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N.J. lawmakers form special investigative panel to look into bridge lane closures

Tim Larsen / Governor's Office via Reuters, file

Gov. Chris Christie with his then-deputy chief of staff, Bridget Kelly, right, after a fire on the Jersey Shore last year.

New Jersey lawmakers said Monday they will form a special investigative committee, with the power to order testimony from witnesses, to probe the George Washington Bridge lane closures that have exploded into a scandal for Gov. Chris Christie.

There had been questions about whether the Assembly’s power to subpoena witnesses and documents would expire this week. But the incoming Assembly speaker, Vincent Prieto, pledged his support and said the committee would also be given a special counsel.

“If there’s abuse of power, we want to know about it,” he told reporters.

The special investigative committee will be led by Assemblyman John Wisniewski, a Democrat who has been leading a probe through the Assembly’s transportation committee.

Documents unearthed by that committee and released last week made it appear that Christie’s now-fired deputy chief of staff and Christie appointees at the Port Authority, which controls the bridge, ordered the lane closures as an act of political payback.

Christie insisted last week that he had nothing to do with the lane closures, which caused four days of massive traffic backups in September in the New Jersey city of Fort Lee that slowed police and paramedics, frustrated drivers and and enraged the Democratic mayor there.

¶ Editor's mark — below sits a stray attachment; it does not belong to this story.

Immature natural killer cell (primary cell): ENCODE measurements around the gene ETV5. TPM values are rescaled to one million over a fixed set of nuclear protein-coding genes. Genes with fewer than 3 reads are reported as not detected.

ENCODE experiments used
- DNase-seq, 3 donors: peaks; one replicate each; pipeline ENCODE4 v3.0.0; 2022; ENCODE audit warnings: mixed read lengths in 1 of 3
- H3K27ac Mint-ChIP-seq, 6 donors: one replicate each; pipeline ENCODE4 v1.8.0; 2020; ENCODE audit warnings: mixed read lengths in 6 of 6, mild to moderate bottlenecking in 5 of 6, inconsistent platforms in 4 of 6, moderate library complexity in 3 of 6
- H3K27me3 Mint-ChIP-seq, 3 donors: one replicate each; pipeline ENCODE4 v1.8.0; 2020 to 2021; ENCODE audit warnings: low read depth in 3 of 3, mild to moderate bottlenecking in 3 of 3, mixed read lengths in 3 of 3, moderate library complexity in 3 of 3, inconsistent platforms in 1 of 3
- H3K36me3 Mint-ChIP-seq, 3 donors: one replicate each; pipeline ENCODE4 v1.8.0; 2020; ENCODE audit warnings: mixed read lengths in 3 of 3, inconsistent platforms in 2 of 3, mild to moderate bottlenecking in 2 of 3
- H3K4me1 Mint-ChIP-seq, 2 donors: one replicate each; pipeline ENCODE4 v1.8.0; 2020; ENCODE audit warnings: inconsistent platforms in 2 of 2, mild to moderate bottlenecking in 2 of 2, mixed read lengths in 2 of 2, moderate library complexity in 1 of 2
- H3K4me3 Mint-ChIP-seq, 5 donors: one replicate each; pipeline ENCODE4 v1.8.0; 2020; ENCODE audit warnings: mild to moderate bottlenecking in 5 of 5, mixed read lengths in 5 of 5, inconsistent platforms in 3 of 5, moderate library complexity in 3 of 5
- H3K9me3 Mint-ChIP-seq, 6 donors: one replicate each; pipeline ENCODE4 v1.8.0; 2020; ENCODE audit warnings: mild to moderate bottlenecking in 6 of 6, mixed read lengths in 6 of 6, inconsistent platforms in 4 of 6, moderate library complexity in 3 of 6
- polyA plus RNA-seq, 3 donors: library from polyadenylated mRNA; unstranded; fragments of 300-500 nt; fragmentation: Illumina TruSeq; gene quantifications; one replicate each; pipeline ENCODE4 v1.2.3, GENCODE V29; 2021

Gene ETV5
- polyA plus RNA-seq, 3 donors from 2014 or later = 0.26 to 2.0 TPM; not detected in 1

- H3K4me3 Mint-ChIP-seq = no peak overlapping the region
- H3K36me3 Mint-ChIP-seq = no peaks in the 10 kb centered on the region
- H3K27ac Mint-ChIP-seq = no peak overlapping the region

The governor pledged at a news conference that “of course we’ll work cooperatively” with investigations into the lane closures.

Democrats in the Assembly, in a news release, said that members of the special investigation committee will be appointed by Prieto and Majority Leader Lou Greenwald, both Democrats. Christie is a Republican.

Two of Christie’s appointees to the Port Authority have resigned since the story broke, and last week Christie fired the deputy chief of staff, Bridget Kelly, and cut ties with a longtime campaign adviser.

Greenwald said Monday on MSNBC that he was confident the lane closures were not ordered by Kelly by herself.

“Someone else knew something,” he said. “Who that person is, how high they go, is something we need to understand.”

One of the Port Authority appointees, David Wildstein, last week invoked the Fifth Amendment and refused to answer questions from state lawmakers. State lawmakers held Wildstein in contempt, and on Monday they referred the finding to a county prosecutor. Wildstein’s lawyer suggested at the hearing that his client would be open to talking under immunity from prosecution.

Wisniewski has raised the possibility of issuing a subpoena to Kelly and other officials. He said Monday those subpoenas are expected no earlier than Thursday, after the new Assembly session begins and the special committee is authorized.

In another headache for Christie, a New Jersey congressman said Monday that a federal agency would investigate whether the state misspent Hurricane Sandy relief money by overpaying for tourism ads that featured Christie during his re-election campaign.